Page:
Formal methods and Z

To err is human; to really foul things up you need a computer.

-- trad.


Some exciting new 'opportunities' possible with computers in general, and agent systems in particular, are described in 'Things that Go Bump in the Net'.


But even once we've specified software so that it is correct, how can we make it robust?


perfection is attained not when there is nothing more to add, but when there is nothing more to take away

-- Antoine de Saint Exupery

If you think that the way most software gets written today is fine, try reading the Usenet Risks Digest newsgroup for a while (also archived).

'Formal methods' is the fancy name given to good old mathematical modelling, as applied to computer systems specification and design. When used well, a formal method should yield specifications that have significant advantages over natural language documents: they are unambiguous, they can be checked mechanically, and they are open to proof.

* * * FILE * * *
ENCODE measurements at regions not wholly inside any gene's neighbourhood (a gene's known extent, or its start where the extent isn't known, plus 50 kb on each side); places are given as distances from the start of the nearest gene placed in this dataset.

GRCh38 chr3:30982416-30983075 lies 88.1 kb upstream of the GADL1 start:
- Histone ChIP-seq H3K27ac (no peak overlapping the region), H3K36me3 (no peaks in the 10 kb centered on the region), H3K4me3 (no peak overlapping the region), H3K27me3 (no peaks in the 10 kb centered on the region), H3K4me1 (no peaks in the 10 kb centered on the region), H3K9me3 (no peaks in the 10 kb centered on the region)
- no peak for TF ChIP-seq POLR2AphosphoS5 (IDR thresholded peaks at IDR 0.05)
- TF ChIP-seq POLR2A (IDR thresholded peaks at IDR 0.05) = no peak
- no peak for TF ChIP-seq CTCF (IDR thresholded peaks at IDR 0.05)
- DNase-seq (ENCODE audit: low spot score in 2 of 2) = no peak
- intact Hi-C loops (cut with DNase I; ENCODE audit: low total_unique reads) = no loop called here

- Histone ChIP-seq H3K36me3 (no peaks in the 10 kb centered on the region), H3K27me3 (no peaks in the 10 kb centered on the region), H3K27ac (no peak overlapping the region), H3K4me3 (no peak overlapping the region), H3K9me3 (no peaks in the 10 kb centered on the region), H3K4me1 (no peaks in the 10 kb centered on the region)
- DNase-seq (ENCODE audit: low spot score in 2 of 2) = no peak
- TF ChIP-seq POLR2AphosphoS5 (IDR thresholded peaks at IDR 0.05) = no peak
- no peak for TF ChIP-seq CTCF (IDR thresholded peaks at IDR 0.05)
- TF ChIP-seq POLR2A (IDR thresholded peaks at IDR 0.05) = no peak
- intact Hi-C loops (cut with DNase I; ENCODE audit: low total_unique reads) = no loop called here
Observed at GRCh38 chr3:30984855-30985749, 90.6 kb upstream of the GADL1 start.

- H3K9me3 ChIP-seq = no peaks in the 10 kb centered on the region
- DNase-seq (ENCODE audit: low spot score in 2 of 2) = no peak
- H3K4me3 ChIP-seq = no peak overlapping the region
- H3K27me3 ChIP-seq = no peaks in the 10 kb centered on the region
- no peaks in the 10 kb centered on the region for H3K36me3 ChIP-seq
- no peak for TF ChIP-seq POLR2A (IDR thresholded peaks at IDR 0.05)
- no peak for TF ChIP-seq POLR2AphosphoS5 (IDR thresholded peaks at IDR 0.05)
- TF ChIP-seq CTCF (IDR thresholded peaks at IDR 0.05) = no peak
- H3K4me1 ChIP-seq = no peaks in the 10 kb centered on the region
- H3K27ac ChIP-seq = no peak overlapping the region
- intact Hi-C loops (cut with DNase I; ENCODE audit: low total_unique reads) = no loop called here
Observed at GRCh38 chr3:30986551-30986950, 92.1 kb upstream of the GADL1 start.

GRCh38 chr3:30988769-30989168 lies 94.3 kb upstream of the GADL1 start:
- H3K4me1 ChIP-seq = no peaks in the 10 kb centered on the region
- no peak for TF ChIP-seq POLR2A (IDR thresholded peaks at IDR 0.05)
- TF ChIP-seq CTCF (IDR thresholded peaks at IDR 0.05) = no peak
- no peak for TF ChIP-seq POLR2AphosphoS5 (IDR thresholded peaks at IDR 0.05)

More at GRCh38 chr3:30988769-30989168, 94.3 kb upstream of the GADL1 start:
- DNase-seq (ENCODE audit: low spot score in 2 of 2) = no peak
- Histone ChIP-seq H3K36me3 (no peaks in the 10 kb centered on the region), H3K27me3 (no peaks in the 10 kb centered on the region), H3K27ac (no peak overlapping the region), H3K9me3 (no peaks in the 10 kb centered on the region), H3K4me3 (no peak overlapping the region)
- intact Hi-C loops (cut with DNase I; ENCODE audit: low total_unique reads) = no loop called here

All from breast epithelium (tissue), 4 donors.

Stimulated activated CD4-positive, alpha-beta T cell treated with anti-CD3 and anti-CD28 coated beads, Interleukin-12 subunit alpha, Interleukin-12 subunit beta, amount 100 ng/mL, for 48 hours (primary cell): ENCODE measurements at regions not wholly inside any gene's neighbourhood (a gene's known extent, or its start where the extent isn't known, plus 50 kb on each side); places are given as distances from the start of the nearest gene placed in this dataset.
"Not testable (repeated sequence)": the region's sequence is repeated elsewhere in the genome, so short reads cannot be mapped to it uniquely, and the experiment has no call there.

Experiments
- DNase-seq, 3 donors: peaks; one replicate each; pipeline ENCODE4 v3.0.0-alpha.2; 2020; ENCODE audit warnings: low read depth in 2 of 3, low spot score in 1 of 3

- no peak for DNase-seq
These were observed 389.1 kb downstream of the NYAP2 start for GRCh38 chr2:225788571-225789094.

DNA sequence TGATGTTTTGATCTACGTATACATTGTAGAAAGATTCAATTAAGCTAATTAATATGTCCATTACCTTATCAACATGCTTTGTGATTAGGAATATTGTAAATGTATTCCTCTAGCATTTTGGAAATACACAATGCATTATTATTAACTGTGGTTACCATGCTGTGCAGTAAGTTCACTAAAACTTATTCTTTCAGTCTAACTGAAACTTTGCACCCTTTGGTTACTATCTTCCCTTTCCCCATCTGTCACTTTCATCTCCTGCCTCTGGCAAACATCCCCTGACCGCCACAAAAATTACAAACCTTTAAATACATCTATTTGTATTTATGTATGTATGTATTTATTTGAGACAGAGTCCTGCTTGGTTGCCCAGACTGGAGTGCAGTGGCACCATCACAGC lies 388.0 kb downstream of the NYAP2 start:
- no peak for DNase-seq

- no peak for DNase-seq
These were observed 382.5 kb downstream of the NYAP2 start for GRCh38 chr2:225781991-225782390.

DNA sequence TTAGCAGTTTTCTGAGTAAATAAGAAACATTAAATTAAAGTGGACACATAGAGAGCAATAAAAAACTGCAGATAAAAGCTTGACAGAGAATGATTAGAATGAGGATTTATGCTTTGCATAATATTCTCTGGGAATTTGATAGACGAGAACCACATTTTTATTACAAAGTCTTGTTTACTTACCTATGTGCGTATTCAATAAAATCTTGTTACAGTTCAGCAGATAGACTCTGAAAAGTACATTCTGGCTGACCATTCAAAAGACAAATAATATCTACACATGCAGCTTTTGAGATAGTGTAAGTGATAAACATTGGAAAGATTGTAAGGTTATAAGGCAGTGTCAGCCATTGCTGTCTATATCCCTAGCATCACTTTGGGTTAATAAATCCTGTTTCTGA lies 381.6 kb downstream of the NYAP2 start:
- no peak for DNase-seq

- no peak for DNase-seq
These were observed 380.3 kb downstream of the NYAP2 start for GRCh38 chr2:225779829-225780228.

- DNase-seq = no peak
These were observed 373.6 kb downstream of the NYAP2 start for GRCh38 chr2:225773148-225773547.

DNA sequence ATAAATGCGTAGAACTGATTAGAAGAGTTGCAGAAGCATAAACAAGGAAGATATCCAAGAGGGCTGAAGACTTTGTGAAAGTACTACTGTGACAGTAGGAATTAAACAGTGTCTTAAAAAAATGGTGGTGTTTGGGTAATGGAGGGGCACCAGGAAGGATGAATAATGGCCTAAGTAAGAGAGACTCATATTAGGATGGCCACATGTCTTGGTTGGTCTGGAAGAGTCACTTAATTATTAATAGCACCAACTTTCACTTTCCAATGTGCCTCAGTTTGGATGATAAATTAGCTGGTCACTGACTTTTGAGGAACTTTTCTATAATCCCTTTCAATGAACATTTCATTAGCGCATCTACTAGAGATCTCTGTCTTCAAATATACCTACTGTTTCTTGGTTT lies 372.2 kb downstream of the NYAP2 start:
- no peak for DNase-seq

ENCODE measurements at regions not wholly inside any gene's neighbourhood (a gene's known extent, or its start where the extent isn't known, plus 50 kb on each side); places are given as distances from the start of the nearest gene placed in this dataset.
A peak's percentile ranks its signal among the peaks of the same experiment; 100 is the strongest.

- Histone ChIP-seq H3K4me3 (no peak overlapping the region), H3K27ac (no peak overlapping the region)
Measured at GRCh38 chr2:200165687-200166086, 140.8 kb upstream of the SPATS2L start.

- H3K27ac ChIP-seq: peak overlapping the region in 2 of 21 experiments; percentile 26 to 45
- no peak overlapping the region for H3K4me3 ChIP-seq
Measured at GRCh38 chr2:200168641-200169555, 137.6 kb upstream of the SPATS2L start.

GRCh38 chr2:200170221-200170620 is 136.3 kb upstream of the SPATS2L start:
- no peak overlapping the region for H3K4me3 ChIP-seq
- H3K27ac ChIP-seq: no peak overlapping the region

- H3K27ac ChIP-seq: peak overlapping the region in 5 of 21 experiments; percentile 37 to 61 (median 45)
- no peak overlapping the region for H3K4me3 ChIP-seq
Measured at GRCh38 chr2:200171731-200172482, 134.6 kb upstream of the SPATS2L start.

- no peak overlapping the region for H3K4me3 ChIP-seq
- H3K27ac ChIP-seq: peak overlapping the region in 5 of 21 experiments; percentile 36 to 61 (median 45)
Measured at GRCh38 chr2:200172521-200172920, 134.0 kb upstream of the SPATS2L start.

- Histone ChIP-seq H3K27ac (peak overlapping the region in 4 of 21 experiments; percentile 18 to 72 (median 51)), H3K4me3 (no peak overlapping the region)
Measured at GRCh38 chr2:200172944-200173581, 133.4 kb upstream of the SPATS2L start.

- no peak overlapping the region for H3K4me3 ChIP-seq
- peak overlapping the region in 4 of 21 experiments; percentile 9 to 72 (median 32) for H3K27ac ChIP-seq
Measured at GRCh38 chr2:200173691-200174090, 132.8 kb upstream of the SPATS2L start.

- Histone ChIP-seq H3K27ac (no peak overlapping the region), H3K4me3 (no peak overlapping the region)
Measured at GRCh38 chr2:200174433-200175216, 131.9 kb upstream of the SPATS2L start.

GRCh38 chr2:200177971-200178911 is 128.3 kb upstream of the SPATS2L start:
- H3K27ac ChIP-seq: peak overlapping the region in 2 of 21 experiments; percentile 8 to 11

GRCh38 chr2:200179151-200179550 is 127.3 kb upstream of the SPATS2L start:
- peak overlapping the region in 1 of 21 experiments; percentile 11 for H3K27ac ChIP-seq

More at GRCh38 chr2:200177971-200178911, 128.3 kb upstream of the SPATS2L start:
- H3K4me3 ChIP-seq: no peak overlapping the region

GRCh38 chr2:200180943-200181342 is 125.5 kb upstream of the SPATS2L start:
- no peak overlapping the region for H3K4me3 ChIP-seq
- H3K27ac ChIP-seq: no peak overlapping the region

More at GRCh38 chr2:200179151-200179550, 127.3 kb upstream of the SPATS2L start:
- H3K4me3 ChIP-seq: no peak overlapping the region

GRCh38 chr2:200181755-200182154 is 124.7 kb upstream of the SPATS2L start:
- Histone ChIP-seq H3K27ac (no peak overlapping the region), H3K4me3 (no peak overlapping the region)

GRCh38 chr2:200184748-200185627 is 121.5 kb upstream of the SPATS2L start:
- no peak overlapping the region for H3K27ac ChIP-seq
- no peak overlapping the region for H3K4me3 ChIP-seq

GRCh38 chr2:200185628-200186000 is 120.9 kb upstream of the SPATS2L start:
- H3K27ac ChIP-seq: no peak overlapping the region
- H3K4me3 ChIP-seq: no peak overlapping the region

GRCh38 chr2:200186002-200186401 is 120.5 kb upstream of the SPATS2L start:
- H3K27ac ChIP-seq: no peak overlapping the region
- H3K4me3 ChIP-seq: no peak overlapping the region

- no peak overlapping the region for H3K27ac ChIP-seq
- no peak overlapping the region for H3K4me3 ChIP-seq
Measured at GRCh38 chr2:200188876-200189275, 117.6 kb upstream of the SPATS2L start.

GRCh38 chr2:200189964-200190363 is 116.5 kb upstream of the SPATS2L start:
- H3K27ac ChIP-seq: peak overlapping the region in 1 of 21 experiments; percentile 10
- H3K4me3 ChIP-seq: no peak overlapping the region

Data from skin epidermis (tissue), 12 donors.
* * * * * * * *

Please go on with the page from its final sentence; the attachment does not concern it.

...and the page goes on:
A formal method can benefit any stage of the development lifecycle. The rigour and clarity required for its effective use open the way for any of: more effective requirements capture and analysis, cleaner and more robust architectures and designs, provably correct software, better documentation, enhanced maintainability.

Using formality isn't an 'all-or-nothing' method. It can be used selectively at any point in the development lifecycle where its benefits can be clearly justified. For example, a critical system development might require fully formal proofs at every stage, whereas a less critical application might benefit most from just a formal requirements model, followed by a more conventional software development process.

[Z]My favorite formal method is Z (pronounced 'Zed')